Early in 1989, Corning Incorporated moved its specialty cellular ceramics (SCC) business from a warehouse to a brand-new facility of its own. The move reflected not only an optimism about the future of that business, but also a conviction that profitability and human dignity can be combined.
The concept adopted by SCC was relatively simple: Explain the basic goals and requirements, then give the workers the freedom to decide how the goals can best be met. Among other things, this 1990 Best Plants award winner abandoned the use of shift supervisors. Instead, it relies heavily on teams and team decision making to keep the plant running smoothly. In fact, workers helped to design the new plant, including the layout of the process, the type of cafeteria, and the team structure itself.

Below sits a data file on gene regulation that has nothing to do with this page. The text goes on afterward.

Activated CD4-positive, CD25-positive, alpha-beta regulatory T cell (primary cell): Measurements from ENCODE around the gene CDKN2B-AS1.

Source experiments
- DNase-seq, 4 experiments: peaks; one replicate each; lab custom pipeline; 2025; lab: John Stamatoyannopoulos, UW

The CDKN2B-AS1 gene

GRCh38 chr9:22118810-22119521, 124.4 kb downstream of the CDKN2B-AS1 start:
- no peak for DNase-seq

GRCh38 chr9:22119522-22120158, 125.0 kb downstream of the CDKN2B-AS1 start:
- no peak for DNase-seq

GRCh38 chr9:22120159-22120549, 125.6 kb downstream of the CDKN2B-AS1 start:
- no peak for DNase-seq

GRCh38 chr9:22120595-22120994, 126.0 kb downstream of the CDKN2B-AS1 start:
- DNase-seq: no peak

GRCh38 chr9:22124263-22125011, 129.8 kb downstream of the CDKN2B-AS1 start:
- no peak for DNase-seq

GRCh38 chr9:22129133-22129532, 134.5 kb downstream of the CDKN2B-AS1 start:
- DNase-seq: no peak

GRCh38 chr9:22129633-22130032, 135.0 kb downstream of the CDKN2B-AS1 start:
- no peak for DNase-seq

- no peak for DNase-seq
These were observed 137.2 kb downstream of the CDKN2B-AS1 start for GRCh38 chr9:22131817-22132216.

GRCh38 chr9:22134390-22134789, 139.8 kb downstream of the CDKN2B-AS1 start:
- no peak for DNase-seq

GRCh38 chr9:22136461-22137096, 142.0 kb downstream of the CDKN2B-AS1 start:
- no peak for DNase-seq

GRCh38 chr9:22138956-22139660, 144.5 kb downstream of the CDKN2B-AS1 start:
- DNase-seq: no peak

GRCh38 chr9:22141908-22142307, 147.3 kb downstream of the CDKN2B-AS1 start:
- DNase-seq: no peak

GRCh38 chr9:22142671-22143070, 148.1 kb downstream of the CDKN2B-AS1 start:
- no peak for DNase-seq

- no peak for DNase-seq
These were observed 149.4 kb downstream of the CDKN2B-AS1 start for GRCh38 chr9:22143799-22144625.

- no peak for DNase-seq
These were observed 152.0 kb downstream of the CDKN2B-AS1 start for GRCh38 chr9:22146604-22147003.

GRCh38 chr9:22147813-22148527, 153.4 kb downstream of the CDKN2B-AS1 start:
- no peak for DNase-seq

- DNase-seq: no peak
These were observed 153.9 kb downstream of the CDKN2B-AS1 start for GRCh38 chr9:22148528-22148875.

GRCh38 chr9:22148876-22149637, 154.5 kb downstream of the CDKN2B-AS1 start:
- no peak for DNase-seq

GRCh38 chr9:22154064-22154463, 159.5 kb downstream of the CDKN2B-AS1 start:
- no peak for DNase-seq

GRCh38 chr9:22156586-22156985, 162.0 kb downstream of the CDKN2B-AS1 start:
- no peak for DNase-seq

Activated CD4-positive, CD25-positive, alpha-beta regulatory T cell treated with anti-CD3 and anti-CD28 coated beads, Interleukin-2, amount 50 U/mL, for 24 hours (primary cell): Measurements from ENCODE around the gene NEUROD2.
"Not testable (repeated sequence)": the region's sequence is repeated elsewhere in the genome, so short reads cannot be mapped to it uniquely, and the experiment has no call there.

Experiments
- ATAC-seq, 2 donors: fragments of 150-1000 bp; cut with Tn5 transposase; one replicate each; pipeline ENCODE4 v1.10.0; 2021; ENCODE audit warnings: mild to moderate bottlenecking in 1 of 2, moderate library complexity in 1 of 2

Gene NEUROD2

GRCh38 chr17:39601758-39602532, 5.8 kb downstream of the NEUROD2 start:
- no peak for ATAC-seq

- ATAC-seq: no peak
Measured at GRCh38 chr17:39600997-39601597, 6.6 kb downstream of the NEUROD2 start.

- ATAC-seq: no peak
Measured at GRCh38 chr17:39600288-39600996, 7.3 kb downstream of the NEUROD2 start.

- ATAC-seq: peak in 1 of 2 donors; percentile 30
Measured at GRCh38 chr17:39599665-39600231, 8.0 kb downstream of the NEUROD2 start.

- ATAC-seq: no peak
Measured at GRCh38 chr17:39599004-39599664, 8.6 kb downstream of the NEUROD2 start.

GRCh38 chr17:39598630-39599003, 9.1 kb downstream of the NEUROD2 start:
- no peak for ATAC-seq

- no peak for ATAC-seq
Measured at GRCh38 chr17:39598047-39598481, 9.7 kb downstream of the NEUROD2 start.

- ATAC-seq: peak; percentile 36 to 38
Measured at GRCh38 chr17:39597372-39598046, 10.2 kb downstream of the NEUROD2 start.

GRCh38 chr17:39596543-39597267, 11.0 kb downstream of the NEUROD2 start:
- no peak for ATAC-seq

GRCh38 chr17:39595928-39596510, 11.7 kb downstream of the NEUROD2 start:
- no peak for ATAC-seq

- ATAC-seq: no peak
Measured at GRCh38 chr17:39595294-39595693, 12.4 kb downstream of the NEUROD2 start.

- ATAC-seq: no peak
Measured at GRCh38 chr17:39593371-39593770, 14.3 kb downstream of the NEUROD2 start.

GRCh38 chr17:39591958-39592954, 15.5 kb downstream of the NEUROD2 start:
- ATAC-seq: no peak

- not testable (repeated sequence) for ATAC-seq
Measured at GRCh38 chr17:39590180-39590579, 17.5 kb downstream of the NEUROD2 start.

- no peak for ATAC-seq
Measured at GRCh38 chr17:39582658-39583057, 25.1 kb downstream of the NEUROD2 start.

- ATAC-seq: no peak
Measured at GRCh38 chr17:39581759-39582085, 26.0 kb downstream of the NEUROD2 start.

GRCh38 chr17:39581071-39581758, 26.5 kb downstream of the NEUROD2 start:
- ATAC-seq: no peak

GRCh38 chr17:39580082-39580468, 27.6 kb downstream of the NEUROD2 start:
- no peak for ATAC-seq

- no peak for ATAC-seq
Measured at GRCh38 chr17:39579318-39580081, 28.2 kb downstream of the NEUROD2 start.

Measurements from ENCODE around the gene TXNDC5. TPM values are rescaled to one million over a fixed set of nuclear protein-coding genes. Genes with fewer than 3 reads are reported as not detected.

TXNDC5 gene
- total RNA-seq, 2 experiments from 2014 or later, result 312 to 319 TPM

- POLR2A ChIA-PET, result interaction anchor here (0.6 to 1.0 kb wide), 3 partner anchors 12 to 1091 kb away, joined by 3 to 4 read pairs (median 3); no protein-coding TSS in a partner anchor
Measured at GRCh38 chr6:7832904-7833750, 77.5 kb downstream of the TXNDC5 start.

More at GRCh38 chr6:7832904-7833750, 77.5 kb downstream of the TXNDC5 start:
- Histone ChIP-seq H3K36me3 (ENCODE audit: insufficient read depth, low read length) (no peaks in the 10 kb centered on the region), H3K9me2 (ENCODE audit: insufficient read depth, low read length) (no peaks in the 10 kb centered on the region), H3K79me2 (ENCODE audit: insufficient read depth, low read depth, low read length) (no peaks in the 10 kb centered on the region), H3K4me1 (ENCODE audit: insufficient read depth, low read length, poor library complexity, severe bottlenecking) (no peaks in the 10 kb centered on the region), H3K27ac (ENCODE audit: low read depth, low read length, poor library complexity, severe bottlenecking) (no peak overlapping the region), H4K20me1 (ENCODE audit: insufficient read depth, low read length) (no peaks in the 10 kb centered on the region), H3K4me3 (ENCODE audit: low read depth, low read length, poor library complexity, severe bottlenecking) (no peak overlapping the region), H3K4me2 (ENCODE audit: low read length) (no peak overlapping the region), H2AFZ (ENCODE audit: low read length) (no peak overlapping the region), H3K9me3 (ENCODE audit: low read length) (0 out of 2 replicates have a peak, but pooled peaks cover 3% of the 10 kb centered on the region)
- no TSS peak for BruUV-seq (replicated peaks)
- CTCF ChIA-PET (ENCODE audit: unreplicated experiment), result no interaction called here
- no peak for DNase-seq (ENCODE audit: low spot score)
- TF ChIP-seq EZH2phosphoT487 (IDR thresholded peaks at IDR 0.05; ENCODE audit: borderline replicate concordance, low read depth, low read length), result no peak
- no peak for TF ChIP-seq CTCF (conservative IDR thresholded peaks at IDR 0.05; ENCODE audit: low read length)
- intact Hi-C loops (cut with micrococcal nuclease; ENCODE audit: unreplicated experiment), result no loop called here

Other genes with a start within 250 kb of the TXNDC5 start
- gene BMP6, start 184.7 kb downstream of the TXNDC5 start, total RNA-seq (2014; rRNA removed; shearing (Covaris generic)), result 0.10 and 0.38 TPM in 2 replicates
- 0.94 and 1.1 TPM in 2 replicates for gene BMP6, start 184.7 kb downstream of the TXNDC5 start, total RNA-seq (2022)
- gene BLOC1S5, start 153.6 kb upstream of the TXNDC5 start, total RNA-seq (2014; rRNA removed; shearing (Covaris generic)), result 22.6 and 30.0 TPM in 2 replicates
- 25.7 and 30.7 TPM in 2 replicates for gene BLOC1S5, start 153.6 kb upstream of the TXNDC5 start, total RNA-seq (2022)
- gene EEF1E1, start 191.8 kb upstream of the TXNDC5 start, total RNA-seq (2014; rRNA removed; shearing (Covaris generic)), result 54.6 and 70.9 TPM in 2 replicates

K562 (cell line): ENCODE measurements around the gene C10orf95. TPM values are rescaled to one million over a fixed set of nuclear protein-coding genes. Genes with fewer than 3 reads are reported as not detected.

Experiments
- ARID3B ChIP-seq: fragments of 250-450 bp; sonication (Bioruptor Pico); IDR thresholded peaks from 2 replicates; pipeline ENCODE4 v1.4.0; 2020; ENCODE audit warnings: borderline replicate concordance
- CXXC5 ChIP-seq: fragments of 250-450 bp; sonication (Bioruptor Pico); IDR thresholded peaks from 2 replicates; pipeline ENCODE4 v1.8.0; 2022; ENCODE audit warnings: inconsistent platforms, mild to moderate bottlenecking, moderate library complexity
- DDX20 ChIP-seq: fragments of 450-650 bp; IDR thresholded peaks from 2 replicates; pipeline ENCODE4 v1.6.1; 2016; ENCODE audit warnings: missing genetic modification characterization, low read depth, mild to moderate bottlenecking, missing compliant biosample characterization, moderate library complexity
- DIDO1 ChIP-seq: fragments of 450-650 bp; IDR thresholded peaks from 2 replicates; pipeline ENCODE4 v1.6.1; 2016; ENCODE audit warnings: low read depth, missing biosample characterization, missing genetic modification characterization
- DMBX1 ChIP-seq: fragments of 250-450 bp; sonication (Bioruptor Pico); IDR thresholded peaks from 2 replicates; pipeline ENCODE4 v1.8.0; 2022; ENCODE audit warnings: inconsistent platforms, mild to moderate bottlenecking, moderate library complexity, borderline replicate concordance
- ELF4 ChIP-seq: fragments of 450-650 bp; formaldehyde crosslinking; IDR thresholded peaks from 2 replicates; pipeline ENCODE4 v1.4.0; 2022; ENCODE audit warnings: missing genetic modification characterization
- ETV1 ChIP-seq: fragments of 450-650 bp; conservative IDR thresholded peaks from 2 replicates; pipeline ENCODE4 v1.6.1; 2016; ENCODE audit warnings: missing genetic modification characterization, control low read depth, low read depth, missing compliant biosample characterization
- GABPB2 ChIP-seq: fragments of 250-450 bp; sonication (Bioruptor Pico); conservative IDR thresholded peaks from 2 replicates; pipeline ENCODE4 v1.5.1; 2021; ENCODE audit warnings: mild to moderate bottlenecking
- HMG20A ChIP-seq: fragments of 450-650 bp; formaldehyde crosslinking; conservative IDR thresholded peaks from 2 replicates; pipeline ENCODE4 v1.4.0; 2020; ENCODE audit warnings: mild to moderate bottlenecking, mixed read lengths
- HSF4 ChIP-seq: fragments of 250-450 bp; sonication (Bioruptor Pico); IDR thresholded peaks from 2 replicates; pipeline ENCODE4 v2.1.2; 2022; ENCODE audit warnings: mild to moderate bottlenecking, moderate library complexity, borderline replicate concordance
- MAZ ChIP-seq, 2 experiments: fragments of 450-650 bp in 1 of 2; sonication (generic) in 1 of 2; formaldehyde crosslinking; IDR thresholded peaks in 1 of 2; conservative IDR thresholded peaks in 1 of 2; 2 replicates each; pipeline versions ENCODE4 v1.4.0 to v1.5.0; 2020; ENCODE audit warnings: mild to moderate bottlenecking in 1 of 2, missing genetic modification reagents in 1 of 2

In addition, SCC adopted a cross-training policy that allowed the number of job classifications to be reduced to just four, providing a high level of flexibility. During a shift, workers rotate from job to job. And, SCC located business support functions such as sales and marketing in the plant as part of a "customer service cluster" to streamline communications and improve response to customers.
From a business perspective, the most significant results have been the work teams' contributions to quality improvement, productivity, and customer service. Quality levels, which are measured in terms of customer rejects, have improved dramatically. And, the business is able to meet requested customer delivery dates 98.5 percent of the time.